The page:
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AEEE Security Smartbrief – Transportation Security Administration officers to vote on contract

September 24, 2012

30,000-Foot View

Transportation Security Administration officers to vote on contract
Transportation Security Administration screeners who screen airport passengers and baggage will begin voting on their first collective bargaining agreement on Oct. 1. ?If ratified, the agreement will provide important new workplace rights, improvements, protections and flexibilities,? the American Federation of Government Employees says on its website. Votes may be cast in the workplace or on mail-in ballots, and voting closes Nov. 2. The Washington Post (9/24)

Security Update

Flight attendant’s gun discharges in Philadelphia Airport
A flight attendant’s loaded gun accidentally discharged Sunday while it was being examined by security officials. The owner said she had forgotten the gun was in the bag when it was detected during security screening. The accidental firing occurred while it was being examined by a police officer. No one was injured in the incident. NBC News (9/24)

Trends & Technology

Few fliers are paying for wireless access, analysis shows
About 31% of domestic flights in the United States are equipped with wireless in-flight Internet access and few passengers are paying for the service, according to an analysis by the flight rating website Routehappy. Based on the latest Securities and Exchange Commission filing by Gogo, the leading provider of onboard Wi-Fi systems, 5.4% of the passengers aboard the 1,565 commercial aircraft it had equipped took advantage of the Internet service in the first half of this year. (9/18)

Safety Matters Spotlight

SafeLand technology being tested by four airlines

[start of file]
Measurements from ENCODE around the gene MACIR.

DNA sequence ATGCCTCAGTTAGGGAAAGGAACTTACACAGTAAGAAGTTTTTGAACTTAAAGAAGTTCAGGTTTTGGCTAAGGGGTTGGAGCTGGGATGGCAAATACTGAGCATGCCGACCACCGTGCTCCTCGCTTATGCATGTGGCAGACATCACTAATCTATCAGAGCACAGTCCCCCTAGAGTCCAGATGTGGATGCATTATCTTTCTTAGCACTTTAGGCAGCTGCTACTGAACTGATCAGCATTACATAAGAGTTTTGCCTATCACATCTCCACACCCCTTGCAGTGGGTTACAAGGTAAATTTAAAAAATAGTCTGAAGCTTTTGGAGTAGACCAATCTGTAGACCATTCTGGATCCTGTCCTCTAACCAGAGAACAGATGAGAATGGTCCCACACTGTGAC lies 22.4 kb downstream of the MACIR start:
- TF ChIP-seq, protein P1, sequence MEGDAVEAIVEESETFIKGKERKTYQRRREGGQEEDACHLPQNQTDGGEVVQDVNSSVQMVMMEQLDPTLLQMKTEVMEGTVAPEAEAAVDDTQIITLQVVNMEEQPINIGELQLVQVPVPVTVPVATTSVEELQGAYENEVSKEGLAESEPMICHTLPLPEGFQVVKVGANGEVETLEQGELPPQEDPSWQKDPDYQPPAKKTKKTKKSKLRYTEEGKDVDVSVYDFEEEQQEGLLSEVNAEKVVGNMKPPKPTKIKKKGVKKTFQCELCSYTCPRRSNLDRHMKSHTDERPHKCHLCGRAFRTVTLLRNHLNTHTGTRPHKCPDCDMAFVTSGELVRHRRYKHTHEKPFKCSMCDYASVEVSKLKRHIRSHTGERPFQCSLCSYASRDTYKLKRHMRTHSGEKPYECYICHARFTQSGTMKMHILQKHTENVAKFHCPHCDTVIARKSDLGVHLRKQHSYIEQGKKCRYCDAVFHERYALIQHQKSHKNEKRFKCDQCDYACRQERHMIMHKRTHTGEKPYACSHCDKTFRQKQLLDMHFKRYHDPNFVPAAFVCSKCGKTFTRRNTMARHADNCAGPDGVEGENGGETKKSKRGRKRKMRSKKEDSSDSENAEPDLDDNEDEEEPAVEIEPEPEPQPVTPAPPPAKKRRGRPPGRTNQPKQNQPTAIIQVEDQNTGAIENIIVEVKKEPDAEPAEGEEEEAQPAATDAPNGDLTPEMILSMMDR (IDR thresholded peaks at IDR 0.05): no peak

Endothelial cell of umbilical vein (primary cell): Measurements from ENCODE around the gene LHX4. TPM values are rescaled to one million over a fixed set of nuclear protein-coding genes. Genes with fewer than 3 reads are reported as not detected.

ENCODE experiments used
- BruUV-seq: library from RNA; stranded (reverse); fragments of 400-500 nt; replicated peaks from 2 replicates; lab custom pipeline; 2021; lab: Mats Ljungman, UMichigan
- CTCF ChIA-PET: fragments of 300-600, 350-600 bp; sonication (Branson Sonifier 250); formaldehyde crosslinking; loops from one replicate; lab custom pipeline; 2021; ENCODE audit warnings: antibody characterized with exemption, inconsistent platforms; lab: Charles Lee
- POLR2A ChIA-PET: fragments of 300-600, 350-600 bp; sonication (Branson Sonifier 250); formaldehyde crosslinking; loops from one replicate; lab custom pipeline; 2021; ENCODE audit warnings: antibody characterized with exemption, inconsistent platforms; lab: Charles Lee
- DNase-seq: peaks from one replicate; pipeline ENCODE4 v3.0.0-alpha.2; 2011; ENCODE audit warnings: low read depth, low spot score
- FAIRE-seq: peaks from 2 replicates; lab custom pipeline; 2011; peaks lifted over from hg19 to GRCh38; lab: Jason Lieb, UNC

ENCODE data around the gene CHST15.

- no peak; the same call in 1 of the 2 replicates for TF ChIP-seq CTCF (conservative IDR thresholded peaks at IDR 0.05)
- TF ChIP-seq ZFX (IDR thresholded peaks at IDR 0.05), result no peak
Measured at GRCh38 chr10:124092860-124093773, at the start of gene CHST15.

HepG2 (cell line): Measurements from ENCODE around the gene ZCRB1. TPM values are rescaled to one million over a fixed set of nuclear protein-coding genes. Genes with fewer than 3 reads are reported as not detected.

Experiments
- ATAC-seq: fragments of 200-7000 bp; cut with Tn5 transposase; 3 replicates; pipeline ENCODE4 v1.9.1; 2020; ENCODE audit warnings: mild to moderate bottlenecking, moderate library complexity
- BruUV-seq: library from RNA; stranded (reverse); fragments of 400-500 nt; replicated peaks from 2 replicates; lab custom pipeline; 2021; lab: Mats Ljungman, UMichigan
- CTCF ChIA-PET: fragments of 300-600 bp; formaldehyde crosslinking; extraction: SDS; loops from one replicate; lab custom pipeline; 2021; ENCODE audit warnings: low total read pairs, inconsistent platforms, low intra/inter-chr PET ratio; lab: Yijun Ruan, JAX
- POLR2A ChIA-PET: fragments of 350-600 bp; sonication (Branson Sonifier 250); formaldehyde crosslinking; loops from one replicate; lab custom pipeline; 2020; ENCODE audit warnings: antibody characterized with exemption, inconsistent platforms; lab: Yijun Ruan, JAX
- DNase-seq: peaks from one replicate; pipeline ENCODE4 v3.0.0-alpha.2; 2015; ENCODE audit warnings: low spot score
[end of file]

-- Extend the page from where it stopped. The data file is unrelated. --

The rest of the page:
Aviation Safety Technologies LLC has developed a technology, dubbed SafeLand, that may help planes have safer landings in inclement weather. The technology uses readings and measurements already acquired by aircraft sensors to predict measurements of real-time braking conditions immediately before touchdown. The technology, which is currently being tested by four U.S. airlines, is intended to help prevent runway overrun, thereby increasing safety and reducing delays. The Wall Street Journal (9/24)

Policy & Regulatory

Senate passes bill opposing EU emissions plan
The U.S. Senate passed a bill Saturday that could allow U.S. airlines to refrain from complying with the European Union’s plan to charge carriers for emissions in its airspace. The Senate bill is similar enough to a House bill passed last year that both bodies see few obstacles reconciling the two, a source says. The Wall Street Journal/Dow Jones Newswires (9/22) Reuters (9/24) Bloomberg Businessweek (9/24)

FAA: Some Fla. airports will have NextGen within 3 years
NextGen, which has been under fire from Congress for being behind schedule and over budget, will be implemented at Florida’s major airports — in Orlando, Tampa, Miami, Fort Lauderdale, West Palm Beach and Fort Myers — as well as at smaller airports in the region, says Michael Huerta, acting administrator of the Federal Aviation Administration. NextGen will eliminate an estimated $23 million in costs, 5.4 million nautical miles traveled and almost 80,000 metric tons of carbon emissions annually, the FAA says. Orlando Sentinel (Fla.) (9/20) Air Transport World (9/20)

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